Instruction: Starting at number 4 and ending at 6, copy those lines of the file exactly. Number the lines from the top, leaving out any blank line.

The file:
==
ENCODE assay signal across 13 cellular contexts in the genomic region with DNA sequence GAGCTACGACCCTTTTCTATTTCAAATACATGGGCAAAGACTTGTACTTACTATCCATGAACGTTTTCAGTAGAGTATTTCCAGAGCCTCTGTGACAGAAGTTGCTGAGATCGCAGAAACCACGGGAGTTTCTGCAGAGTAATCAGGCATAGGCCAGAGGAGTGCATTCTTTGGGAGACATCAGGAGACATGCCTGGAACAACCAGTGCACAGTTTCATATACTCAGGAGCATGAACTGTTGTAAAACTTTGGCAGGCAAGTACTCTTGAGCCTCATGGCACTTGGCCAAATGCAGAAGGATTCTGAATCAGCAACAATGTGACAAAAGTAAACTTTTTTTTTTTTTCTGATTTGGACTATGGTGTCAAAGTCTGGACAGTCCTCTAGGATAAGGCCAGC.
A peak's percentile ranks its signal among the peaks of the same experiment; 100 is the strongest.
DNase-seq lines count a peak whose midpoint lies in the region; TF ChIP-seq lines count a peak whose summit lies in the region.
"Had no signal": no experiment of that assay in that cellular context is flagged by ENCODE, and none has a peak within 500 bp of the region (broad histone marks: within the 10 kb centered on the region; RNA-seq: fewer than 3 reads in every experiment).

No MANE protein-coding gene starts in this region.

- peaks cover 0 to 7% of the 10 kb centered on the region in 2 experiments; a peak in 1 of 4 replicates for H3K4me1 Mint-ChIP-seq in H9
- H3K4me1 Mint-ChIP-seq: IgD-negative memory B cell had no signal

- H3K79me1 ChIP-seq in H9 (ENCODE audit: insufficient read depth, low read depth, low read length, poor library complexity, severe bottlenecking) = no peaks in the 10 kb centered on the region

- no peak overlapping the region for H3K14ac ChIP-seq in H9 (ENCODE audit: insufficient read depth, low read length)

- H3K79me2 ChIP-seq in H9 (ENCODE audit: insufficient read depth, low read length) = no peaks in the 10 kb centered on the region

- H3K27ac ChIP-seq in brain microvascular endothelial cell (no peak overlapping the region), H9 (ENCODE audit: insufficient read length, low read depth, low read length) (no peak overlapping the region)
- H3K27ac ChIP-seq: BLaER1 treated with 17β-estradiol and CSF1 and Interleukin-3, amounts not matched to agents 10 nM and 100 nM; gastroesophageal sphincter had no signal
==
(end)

"Had no signal": no experiment of that assay in that cellular context is flagged by ENCODE, and none has a peak within 500 bp of the region (broad histone marks: within the 10 kb centered on the region; RNA-seq: fewer than 3 reads in every experiment).

No MANE protein-coding gene starts in this region.

- peaks cover 0 to 7% of the 10 kb centered on the region in 2 experiments; a peak in 1 of 4 replicates for H3K4me1 Mint-ChIP-seq in H9